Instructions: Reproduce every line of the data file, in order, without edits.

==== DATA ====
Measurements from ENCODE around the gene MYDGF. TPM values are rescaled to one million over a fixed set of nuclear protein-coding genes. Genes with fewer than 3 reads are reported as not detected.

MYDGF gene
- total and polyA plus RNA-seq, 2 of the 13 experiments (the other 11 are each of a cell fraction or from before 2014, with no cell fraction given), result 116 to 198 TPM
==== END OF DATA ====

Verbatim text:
Measurements from ENCODE around the gene MYDGF. TPM values are rescaled to one million over a fixed set of nuclear protein-coding genes. Genes with fewer than 3 reads are reported as not detected.

MYDGF gene
- total and polyA plus RNA-seq, 2 of the 13 experiments (the other 11 are each of a cell fraction or from before 2014, with no cell fraction given), result 116 to 198 TPM